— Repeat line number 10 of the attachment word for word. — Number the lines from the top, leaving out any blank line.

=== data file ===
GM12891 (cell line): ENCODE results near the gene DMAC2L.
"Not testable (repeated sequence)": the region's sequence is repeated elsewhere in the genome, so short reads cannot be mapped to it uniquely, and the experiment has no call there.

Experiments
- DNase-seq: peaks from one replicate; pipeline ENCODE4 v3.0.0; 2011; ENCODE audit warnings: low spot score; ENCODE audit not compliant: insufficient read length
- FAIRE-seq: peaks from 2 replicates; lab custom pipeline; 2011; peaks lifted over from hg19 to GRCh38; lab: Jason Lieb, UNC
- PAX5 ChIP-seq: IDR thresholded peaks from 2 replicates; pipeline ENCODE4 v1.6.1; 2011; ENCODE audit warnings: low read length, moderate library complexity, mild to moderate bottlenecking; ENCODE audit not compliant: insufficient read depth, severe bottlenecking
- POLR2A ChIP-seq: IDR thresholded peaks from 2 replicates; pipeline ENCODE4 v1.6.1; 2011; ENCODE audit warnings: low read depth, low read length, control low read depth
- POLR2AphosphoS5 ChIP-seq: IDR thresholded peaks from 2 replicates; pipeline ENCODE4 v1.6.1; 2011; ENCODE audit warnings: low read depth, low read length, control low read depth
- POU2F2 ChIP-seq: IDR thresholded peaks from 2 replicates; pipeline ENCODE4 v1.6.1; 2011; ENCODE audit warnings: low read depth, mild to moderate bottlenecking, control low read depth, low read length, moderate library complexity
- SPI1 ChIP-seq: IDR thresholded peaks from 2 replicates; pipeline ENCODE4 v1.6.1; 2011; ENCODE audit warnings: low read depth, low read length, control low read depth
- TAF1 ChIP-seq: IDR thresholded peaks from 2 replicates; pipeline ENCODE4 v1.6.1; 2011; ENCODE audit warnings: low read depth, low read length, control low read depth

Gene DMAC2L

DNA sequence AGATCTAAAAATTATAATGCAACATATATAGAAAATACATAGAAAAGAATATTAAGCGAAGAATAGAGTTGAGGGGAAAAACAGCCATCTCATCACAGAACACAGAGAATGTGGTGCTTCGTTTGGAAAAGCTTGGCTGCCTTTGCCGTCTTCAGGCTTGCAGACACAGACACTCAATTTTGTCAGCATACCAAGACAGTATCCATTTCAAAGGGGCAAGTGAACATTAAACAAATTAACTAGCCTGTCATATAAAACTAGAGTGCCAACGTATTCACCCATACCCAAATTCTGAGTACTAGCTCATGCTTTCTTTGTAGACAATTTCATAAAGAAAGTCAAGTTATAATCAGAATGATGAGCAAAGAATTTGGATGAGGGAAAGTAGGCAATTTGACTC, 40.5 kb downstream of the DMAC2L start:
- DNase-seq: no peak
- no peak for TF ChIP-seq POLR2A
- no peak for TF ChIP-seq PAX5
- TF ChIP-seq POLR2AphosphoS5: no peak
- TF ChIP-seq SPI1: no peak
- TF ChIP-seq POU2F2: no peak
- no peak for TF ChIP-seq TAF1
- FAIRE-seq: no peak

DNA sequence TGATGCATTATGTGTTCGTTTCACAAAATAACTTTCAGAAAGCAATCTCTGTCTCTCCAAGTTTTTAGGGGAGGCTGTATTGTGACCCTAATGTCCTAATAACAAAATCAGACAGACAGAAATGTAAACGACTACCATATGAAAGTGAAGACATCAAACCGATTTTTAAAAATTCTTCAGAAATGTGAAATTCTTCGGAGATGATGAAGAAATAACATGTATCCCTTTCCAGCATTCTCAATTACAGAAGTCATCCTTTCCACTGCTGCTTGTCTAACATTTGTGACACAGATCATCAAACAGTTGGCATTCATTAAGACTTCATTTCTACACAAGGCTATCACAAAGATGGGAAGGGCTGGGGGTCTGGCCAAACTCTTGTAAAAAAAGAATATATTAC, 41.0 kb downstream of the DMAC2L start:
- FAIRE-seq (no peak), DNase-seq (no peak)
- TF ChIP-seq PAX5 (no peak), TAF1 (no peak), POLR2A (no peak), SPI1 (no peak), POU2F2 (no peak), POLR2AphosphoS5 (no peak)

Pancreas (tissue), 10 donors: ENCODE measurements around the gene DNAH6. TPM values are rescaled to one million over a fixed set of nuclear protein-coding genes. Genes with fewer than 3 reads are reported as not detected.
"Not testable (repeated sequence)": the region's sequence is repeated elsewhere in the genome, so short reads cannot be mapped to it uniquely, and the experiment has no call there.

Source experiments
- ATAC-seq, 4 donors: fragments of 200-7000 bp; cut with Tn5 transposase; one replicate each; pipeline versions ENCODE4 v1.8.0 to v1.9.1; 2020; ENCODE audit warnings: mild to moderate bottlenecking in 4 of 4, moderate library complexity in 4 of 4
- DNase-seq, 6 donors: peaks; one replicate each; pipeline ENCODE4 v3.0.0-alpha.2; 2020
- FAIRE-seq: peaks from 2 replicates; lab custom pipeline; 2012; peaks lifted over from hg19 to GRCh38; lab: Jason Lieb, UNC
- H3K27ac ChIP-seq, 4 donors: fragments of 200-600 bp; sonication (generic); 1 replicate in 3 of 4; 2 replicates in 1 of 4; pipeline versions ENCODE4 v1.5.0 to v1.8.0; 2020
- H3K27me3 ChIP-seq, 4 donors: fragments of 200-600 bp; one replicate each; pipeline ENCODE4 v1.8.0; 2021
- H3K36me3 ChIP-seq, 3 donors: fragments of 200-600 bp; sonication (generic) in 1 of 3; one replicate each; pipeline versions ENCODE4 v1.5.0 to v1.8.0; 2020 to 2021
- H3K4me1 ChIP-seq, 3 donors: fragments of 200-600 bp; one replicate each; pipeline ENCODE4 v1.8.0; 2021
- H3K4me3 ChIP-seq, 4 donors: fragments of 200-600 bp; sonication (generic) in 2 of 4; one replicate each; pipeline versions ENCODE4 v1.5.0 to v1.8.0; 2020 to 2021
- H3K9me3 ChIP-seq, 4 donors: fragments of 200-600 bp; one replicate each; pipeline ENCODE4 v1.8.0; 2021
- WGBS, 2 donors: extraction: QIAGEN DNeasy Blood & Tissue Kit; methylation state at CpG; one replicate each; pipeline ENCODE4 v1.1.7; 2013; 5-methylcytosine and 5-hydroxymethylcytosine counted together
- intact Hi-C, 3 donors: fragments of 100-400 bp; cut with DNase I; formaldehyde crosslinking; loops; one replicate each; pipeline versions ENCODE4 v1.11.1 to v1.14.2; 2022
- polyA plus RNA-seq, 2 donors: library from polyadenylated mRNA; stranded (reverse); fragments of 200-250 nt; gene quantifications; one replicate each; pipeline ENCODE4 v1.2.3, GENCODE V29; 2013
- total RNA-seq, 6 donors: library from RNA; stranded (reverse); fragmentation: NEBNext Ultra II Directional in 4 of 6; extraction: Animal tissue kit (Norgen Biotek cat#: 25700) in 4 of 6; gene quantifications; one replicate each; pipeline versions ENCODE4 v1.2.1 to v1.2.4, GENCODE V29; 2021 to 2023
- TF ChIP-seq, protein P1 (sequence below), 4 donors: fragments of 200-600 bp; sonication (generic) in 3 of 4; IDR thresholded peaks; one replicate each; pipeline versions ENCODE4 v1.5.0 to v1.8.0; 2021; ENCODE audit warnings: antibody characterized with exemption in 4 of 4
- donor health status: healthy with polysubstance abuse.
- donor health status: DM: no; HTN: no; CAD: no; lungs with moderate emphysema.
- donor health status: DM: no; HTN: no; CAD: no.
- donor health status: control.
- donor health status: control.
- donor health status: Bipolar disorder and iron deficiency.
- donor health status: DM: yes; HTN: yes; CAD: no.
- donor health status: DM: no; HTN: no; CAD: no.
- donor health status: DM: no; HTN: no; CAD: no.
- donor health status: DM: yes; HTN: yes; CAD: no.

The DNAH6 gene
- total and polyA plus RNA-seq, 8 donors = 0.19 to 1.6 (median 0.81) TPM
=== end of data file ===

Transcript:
- SPI1 ChIP-seq: IDR thresholded peaks from 2 replicates; pipeline ENCODE4 v1.6.1; 2011; ENCODE audit warnings: low read depth, low read length, control low read depth